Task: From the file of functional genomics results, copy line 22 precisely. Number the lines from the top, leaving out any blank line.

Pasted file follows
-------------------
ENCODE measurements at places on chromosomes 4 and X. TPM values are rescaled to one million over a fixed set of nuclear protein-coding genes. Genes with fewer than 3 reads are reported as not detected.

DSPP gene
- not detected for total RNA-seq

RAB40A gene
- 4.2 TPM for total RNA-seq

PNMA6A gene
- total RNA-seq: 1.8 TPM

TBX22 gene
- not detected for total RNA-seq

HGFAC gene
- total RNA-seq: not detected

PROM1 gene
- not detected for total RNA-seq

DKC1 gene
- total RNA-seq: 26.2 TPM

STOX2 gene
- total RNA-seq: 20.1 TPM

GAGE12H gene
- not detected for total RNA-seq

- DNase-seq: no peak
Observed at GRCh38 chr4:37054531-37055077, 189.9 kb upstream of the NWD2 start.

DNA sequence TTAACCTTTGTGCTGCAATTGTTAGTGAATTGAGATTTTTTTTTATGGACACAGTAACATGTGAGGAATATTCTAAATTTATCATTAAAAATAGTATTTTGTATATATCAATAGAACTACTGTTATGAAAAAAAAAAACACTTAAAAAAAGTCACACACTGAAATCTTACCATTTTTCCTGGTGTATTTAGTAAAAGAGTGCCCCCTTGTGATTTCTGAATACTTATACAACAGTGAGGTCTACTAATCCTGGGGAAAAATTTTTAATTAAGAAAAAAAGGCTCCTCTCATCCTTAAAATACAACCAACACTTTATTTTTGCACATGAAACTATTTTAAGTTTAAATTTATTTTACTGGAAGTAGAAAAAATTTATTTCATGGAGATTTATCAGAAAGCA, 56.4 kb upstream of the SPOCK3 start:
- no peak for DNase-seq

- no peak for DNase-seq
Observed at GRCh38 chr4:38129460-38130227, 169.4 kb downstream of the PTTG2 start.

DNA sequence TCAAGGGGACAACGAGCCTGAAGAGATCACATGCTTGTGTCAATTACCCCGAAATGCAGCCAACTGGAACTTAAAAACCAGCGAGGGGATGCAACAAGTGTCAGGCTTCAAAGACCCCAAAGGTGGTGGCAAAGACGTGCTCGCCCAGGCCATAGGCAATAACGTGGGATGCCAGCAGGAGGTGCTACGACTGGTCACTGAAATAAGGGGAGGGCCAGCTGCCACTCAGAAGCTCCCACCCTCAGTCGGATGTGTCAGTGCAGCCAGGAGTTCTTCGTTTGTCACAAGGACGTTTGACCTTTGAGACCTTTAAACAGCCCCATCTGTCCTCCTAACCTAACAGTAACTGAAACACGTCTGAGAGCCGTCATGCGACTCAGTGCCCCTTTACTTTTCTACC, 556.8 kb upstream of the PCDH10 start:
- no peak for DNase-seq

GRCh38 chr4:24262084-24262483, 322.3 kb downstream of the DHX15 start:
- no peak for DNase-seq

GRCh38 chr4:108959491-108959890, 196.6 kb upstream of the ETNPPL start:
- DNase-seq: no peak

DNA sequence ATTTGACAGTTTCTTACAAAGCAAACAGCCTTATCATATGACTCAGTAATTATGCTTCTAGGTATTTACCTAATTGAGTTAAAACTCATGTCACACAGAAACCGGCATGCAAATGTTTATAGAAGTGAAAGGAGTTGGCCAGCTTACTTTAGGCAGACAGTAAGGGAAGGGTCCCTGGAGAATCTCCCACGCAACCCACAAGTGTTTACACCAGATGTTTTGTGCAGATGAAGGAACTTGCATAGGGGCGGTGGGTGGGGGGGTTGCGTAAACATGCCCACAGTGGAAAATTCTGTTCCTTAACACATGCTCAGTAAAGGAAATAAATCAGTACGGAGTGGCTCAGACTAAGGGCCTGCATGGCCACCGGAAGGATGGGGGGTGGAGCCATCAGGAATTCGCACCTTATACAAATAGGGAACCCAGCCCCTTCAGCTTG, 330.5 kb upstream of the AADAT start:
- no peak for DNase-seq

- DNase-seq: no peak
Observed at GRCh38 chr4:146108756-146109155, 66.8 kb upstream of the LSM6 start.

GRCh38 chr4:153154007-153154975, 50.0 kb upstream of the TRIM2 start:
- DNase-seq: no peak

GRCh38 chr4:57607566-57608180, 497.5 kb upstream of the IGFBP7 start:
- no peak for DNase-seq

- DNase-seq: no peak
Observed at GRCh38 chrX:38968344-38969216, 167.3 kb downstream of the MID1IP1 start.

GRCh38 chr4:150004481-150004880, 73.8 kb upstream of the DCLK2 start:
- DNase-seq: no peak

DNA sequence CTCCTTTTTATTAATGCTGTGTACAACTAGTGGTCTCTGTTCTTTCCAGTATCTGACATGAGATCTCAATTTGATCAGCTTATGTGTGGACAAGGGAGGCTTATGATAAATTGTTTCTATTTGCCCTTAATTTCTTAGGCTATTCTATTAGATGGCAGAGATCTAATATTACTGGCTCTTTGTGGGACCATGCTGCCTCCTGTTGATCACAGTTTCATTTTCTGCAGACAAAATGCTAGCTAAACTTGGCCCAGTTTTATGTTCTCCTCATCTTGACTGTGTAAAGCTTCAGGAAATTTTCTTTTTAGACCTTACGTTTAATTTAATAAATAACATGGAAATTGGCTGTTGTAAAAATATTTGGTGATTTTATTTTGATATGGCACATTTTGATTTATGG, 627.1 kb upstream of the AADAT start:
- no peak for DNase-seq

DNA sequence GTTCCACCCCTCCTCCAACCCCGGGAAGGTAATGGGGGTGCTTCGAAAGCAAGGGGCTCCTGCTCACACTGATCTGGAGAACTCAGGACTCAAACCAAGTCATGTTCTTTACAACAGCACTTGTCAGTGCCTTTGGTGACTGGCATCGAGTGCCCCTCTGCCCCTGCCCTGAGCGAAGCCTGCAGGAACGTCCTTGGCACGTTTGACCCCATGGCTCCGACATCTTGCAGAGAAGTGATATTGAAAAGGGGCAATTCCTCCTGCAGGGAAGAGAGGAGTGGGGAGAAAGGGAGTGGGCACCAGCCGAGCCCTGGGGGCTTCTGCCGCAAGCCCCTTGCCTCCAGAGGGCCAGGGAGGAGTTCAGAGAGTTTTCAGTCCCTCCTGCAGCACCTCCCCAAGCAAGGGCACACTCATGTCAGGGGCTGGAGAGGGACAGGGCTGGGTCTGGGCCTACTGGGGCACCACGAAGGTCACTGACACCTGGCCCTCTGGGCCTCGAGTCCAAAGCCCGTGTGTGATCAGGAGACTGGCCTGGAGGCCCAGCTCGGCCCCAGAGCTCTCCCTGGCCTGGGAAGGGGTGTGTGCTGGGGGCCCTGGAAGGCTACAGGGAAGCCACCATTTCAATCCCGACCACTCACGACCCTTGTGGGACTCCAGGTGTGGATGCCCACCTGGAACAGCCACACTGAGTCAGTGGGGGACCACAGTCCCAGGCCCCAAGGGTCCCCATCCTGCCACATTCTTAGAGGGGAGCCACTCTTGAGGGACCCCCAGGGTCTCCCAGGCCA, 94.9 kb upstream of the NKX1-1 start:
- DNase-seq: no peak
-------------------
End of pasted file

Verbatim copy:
DNA sequence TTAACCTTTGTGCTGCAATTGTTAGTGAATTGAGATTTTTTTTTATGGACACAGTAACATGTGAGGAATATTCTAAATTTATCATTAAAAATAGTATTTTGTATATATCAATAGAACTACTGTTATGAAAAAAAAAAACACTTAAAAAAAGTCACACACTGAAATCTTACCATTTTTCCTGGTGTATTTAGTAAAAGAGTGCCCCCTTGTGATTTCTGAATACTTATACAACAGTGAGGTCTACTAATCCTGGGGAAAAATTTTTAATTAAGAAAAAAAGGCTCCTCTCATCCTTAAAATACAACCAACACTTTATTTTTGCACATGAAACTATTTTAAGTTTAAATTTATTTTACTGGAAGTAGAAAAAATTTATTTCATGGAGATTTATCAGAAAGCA, 56.4 kb upstream of the SPOCK3 start: